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Archive for the tag “Giuseppe Garibaldi”

What I Read in 2016: 100 Books

In spite of the seemingly endless bad news that pounded us into submission this year, one great personal satisfaction for me is that I enjoyed by far the best and most inspired year of reading of my life, in terms of quality and quantity. This is the third edition of my project to catalogue and publish my annual reading list. You can see the 2014 list here and the 2015 list here. An unforeseen benefit of this project is that my reading has become more focused, more planned, and more thoughtful. I would recommend to everyone to try keeping a reading list with notes and see if it makes a positive difference of any kind. This year’s reading was heavy on post-war and contemporary Anglophone literature, including plenty of Booker Prize candidates and the like; also, I continued deeper into African and African-American literature that I started exploring last year; also, classic French literature (after which, I can say that all in all I prefer the Russians). Not included on the list are a handful of academic works regarding ESL teaching for my ongoing Cambridge Delta diploma. Without further ado, here are the 100 (or so) books I read this year, nearly all of which I greatly enjoyed, and many of which were truly outstanding:

Full-Length Books (Paper or Ebook)

1. Lucky Jim—Kingsley Amis

2. A House for Mr Biswas—V.S. Naipaul
3. In a Free State—V.S. Naipaul
4. A Bend in the River—V.S. Naipaul
5. Age of Iron—J.M. Coetzee

The last of these is just as great as his Waiting for the Barbarians or Disgrace, and should be more acknowledged. Between Naipaul and Coetzee, the latter is more compelling to me.

6. Mountolive—Lawrence Durrell
7. Clea—Lawrence Durrell

I finished these last two novels of the Alexandria Quartet after reading one book each of the last two years. This work is absolutely magnificent writing and a hugely underrated classic.

8. Midnight’s Children—Salman Rushdie
9. The Siege of Krishnapur—J.G. Farrell

These two complement each other nicely; the latter should be more well-known.

10. Memoirs—Giuseppe Garibaldi (with Alexandre Dumas)
11. Autobiography—Giuseppe Garibaldi
12. Garibaldi and the Defense of Rome—George Trevelyan
13. Garibaldi: A Life in Brief—Denis Mack Smith
14. Cavour—Denis Mack Smith
15. Mazzini—Denis Mack Smith

All of these historical and biographical books focus on the Italian Risorgimento as part of ongoing research for my own writing project.

16. The White War: Life and Death on the Italian Front 1915-1919—Mark Thompson

I reviewed this book here.

17. Billy Budd—Herman Melville

18. In Patagonia—Bruce Chatwin

19. Sapiens: A Brief History of Humankind—Yuval Noah Harari
20. Countdown: Our Last Best Hope for a Future on Earth?—Alan Weisman

I reviewed these two books here.

21. The General in his Labyrinth—Gabriel Garcia Márquez
22. Autumn of the Patriarch—Gabriel Garcia Márquez
23. Pedro Páramo—Juan Rulfo

24. Why Does the World Exist—Jim Holt
25. What We Cannot Know: Explorations at the Edge of Knowledge—Marcus du Sautoy

I reviewed these two books here.

26. The Last Stand: Custer, Sitting Bull, and the Battle of the Little Bighorn—Nathaniel Philbrick
27. Why Read Moby-Dick?— Nathaniel Philbrick
28. Bury My Heart at Wounded Knee—Dee Brown
29. Crazy Horse: The Strange Man of the Oglalas—Mari Sandoz

I discussed these books in my essay Crazy Horse and the Legacy of the American Indian Genocide

30. The Social Conquest of Earth—E.O. Wilson
31. The Meaning of Human Existence—E.O. Wilson

I reviewed these two books here.

32. Stoning the Devil—Garry Craig Powell

This is a fantastic “novel in stories” set in United Arab Emirates. Very moving and memorable, and a unique piece of work.

33. The Road Ahead—Adrian Bonenberger, Brian Castner (editors)

This is a collection of 24 short stories set around the Afghanistan and Iraq wars by veteran writers. I am the author of one of the stories, “Hadji Khan.”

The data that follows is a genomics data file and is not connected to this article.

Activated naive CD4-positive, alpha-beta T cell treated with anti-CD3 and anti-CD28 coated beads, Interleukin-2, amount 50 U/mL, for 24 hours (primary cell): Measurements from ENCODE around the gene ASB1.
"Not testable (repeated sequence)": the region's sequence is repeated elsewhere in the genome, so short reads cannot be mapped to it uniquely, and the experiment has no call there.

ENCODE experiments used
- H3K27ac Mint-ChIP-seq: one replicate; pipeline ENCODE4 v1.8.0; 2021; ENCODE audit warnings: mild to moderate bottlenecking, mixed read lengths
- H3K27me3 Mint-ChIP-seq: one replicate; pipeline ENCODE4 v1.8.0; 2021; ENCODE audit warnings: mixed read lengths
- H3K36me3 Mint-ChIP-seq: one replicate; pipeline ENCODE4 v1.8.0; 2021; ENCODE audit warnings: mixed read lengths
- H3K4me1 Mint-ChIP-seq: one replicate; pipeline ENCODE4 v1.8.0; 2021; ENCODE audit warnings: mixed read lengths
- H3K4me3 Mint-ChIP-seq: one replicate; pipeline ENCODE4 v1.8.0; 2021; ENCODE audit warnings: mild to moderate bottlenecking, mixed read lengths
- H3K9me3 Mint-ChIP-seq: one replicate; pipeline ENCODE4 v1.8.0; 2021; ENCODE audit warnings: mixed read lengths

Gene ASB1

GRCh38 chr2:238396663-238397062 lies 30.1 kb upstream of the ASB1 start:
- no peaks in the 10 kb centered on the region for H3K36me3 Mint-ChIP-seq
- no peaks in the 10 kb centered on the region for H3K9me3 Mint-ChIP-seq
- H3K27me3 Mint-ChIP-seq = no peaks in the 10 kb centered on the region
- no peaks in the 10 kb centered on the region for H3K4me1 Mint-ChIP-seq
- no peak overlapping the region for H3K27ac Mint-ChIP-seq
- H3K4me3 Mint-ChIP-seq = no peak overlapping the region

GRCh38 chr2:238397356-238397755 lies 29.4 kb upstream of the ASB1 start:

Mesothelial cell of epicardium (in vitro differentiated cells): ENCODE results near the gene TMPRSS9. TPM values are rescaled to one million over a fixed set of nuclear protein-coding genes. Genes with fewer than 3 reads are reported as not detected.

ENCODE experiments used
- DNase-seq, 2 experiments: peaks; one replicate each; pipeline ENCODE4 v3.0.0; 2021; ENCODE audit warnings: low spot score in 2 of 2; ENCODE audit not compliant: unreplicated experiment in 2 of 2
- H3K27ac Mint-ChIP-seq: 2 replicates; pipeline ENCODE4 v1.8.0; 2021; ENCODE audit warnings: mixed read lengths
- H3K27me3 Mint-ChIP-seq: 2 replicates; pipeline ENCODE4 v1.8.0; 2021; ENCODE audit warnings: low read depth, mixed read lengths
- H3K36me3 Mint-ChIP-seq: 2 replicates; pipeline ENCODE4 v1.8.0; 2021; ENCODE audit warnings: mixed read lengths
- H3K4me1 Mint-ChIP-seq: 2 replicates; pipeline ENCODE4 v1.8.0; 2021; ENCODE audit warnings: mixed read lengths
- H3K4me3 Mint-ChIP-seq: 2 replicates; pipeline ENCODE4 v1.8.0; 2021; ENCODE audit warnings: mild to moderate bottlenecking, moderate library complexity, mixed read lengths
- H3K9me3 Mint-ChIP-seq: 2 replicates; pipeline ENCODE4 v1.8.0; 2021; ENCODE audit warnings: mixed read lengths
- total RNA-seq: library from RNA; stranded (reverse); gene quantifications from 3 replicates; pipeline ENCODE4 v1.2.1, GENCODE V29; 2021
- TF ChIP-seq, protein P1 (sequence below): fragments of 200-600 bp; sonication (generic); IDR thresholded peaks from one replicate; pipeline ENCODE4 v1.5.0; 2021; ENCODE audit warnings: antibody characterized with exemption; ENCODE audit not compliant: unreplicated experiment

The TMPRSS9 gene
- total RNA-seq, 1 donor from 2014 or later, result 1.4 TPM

34. Green on Blue—Elliot Ackerman

Incredible and powerful novel set during the ongoing Afghanistan war (where I also spent two years) by one of the authors in The Road Ahead (above).

35. Society Ludvika: Separatists of Smith, Sorcery, and Sea—Hugo Hennegau

This is a debut poetry collection, self-published by one of my friends (using a nom de plume). I am highly unqualified to comment on poetry, but this has to be one of the most original, sophisticated, and enigmatic works in recent years.

36. How to Live: A Life of Montaigne in One Question—Sarah Bakewell
37. How Proust can Change Your Life—Alain de Botton

Two similarly fascinating books discussing the lives of works of two of the greatest French writers. Related to my essay Philosophy as the Art of Dying.

38. The Remains of the Day—Kazuo Ishiguro
39. An Artist of the Floating World—Kazuo Ishiguro
40. Never Let Me Go—Kazuo Ishiguro
41. The Buried Giant—Kazuo Ishiguro
42. The Unconsoled—Kazuo Ishiguro
43. When We Were Orphans—Kazuo Ishiguro
44. Nocturnes—Kazuo Ishiguro

I read basically everything by this writer in one go. I will say more about these in a future review, but he is well-worth reading.

45. Snow Country—Yasunari Kawabata

46. The Sense of an Ending—Julian Barnes

Incredibly crisp style.

47. Flaubert’s Parrot—Julian Barnes
48. The End of the Affair—Graham Greene

After reading The Heart of the Matter last year, I happened to read this directly after Barnes’ The Sense of an Ending (above) and noticed that the plots were very similar.

49. Money—Martin Amis

I actually did not enjoy this book very much, and will be slow to read more from this writer. It is surely a useful a relevant book to keep in mind during the upcoming Trump administration (readers will probably understand why, as far as it is thematically related to American Psycho).

50. Amsterdam—Ian McEwan
51. Atonement—Ian McEwan
52. Saturday—Ian McEwan
53. On Chesil Beach—Ian McEwan
54. The Child in Time—Ian McEwan

Another very talented contemporary British writer that I leaped into all in one go. Atonement will surely be a classic, and Saturday was also excellent.

55. The Sellout—Paul Beatty

I reviewed this book here.

56. The African Svelte—Daniel Menaker

Funny little book by the former The New Yorker editor discussing how interesting misspelled words can be in subtle (almost Freudian) ways.

57. The Vegetarian—Han Kang

Unique and haunting book that lingers in one’s mind.

58. Love—Toni Morrison

This novel is fantastic, and should be as celebrated as her Song of Solomon.

59. The Thing Around Your Neck—Chimamanda Ngozi Adichie

A collection of short stories all involving women living in Nigeria or America. Not a single average story in the book, and many of them are excellent. I previously reviewed her novels here.